The man waved at him in celebration, holding something in his hand: a can.
Compelled to go over to him rather than wave back and drive away, White handed him a $20 bill and looked into his eyes, which were discolored and badly scarred. White’s heart began to slowly break as he realized that this man was blind. JP Kibbler, 65, was not homeless, after all—he was a Vietnam war veteran who lived down the street and spends his days digging for cans, using the money to feed his family. He had lost his wife two years prior, and had been taking care of his daughter and four granddaughters.
JP Kibbler, 65, was not homeless, after all—he was a Vietnam war veteran who lived down the street and spends his days digging for cans, using the money to feed his family. goes out all day to dig for cans and uses the money to feed his family. He had lost his wife two years prior, and had been digging for cans in order to take care of his daughter and four granddaughters.
“He told me that with his cans and his disability money, it’s just enough each month to keep the lights on,” White said. His daughter Jessica is trying hard to find a job, but until she does, he is the sole breadwinner.
White delivering food and clothing to the house later that week, White watched as those four granddaughters run excitedly to the front door, running up to him like he was family. He continued to visit JP and his family, but wanted to do more—which is why he set up the GoFundMe Campaign.
JP’s ultimate hope is was to have enough money left over after paying his bills to buy his girls new clothes so they could go to church together.
“I’d like to raise $1,500 for JP so that he can take off from gathering cans for a year,” White wrote on GoFundMe, after calculating that that is what his cans bring in annually.
Over 1,000 people responded by donating $34,685 over the course of three months, along with gift cards and clothing items that they mailed to an address White provided. You can keep up with JP and his family on Facebook.
Paul takes his walker to the corner of Cactus and 32nd Street in Phoenix, Arizona, after dark each night. He and his wife of 54 years live off social security, so he stays till the light at Church’s Chicken goes out selling copper coins.
Lisa Fandrich initially went out of her way to avoid the corner on the way home, because seeing him there brought her to tears—but one night, she stopped over with $10 and two bottles of water and asked to hear his story. Even in the heat of the stifling Phoenix summers, he was simply there working to support his tiny family.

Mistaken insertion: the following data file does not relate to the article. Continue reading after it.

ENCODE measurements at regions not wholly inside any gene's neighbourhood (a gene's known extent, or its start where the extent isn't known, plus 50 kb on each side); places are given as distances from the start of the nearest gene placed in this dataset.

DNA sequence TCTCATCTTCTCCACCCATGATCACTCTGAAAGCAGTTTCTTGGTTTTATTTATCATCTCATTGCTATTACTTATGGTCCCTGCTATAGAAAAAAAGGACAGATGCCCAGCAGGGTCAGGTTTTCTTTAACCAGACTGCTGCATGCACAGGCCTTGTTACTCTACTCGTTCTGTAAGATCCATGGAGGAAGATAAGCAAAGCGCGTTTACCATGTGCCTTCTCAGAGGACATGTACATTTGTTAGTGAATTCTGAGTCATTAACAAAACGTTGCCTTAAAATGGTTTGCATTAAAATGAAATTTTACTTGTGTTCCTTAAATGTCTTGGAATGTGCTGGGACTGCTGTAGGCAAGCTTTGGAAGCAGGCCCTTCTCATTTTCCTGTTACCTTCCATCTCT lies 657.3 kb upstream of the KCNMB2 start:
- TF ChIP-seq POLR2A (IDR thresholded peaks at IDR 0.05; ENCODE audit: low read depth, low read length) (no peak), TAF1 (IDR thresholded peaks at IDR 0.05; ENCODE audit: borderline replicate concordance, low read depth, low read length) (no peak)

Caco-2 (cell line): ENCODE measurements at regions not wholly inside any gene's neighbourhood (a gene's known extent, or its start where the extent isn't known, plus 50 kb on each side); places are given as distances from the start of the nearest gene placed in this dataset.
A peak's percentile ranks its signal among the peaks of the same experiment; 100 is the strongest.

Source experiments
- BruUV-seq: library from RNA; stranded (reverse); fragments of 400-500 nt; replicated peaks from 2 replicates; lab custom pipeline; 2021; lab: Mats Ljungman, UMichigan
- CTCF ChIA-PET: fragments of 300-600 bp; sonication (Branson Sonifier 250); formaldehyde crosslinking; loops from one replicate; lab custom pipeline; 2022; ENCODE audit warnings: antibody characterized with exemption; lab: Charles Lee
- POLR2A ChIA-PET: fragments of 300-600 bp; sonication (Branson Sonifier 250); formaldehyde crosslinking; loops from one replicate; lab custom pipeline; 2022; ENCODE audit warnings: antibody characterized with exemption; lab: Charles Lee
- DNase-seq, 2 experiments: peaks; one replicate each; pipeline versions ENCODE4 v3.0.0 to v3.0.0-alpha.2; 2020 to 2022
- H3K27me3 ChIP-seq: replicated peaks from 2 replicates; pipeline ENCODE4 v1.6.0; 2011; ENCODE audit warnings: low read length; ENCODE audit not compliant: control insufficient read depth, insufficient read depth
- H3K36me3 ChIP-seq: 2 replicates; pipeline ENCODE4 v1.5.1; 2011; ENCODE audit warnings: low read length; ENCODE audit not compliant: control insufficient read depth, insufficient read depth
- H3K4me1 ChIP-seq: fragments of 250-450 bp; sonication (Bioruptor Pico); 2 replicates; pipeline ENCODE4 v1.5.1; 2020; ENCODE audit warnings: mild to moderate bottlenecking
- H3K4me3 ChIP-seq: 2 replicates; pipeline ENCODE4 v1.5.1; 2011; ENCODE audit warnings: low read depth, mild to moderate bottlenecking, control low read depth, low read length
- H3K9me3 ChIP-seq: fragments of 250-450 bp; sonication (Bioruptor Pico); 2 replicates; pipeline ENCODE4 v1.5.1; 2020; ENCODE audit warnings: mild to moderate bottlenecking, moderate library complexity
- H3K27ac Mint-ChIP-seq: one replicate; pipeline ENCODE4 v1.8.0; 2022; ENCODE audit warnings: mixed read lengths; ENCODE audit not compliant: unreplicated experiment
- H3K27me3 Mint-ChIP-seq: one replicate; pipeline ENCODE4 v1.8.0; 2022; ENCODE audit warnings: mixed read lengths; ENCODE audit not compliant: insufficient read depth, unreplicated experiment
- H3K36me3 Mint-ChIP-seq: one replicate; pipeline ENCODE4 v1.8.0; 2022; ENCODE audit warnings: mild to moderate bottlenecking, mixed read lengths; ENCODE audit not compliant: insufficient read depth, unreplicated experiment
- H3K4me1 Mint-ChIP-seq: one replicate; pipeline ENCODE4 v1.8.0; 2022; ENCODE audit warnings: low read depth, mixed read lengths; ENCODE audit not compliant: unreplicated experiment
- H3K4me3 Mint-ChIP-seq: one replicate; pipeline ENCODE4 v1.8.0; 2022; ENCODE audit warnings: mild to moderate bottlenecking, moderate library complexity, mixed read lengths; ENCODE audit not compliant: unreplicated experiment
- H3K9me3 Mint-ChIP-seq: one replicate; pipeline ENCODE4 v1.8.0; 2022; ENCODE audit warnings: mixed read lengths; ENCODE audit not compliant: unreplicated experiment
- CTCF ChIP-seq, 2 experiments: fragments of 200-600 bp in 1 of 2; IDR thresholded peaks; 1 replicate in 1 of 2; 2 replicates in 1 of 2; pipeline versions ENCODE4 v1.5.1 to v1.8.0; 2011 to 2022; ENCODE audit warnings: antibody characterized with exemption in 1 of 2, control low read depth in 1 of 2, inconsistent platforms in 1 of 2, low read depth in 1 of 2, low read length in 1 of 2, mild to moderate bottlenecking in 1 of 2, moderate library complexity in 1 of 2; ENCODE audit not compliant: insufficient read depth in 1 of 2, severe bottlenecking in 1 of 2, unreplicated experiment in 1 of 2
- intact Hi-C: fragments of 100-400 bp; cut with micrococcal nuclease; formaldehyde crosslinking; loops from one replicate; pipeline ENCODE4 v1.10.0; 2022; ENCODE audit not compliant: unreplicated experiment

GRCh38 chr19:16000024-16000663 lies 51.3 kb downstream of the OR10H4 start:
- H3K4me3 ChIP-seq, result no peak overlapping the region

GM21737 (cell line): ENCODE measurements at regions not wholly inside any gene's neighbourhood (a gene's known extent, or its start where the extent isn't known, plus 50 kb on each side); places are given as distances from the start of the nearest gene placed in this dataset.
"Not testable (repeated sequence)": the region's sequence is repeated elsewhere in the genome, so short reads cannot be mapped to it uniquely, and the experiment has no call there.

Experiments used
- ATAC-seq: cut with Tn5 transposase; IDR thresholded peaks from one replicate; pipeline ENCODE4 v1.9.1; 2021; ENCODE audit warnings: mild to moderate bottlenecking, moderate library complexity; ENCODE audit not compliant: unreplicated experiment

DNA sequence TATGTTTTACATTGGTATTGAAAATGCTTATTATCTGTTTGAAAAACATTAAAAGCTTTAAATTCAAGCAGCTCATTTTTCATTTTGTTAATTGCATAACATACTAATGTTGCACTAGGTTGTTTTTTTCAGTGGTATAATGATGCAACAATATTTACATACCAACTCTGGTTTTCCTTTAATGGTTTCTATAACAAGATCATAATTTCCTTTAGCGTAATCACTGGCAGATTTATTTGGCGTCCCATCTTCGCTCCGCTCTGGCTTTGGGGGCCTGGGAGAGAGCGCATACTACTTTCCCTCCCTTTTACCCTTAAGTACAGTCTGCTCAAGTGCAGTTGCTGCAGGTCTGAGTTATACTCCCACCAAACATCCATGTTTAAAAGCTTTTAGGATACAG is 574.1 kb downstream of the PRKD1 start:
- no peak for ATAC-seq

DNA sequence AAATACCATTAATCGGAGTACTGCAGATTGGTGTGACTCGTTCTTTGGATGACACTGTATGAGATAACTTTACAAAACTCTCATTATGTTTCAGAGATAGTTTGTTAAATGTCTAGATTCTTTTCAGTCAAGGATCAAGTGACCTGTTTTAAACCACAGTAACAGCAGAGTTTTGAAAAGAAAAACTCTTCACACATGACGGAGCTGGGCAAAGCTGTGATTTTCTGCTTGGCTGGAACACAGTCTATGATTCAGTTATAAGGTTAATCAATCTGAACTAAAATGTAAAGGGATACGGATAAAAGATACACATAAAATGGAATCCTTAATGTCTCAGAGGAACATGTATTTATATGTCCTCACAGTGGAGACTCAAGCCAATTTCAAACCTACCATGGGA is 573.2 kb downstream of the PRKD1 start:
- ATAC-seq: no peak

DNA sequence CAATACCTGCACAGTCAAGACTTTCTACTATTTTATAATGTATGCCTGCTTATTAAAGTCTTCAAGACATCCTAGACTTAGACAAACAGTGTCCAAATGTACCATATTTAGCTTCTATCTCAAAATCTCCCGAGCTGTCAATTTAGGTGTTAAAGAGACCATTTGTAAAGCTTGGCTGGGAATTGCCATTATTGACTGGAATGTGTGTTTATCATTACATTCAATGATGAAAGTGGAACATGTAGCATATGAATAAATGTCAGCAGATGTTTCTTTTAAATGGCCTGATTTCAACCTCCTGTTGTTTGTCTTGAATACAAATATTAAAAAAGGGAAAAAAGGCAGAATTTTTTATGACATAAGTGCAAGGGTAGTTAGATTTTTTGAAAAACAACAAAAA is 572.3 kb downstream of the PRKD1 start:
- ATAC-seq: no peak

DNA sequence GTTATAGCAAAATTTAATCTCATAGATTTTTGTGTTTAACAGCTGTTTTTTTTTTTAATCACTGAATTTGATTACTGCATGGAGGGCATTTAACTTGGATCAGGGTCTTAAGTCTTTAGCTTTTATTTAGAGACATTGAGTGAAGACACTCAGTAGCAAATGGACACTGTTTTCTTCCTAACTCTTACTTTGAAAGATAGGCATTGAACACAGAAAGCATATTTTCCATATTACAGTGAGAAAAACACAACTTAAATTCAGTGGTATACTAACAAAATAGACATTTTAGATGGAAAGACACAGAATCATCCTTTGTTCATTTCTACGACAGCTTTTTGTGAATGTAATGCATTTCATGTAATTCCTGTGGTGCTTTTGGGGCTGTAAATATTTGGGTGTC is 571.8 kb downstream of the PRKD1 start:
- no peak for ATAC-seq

“I’m so glad I stopped. I’ll be back. And I hope he gets home safe,” Fanrdich wrote.
So far, she has helped raised over $30,000 for Paul, which has gone to helping his wife receive surgery and providing them with a lovely Thanksgiving dinner.
To this day, Fandrich continues to look out for the couple.
It was an accident that made headlines across the Bay Area: two of San Francisco’s most beloved and iconic Market Street shoe shiners were seriously injured when a taxi jumped a curb and plowed into their wooden shoe shine stand, destroying it completely and sending both men to the hospital with critical injuries. Sophia Chang, who was a happy client of Saleem, was so horrified at the accident that she immediately took to the site to raise money to help pay his medical bills and rebuild the stand.
“I wrote about Saleem because he was not only extremely kind and charming, but the moment was touching for me as Saleem revealed the struggle that he goes through daily. He waits for customers in the bustling Financial District between 8-11 hours a day and only shines between 5-10 pairs of shoes a day at $7-10 a pair,” Chang wrote.
“I could hear in his voice gratefulness that he was there, but also sadness that the old-timey art of shoe shining was being forgotten when I asked him how things were going for him.”
Saleem received his first portion of the GoFundMe donations—$21,00 to date—just in time, as his inability to work left him two months behind on rent and at risk of losing his apartment.
Chang has taken it upon herself to check in on Saleem during his recovery and help figure out the logistics of the reconstruction of the shoe shine stand.Share this article: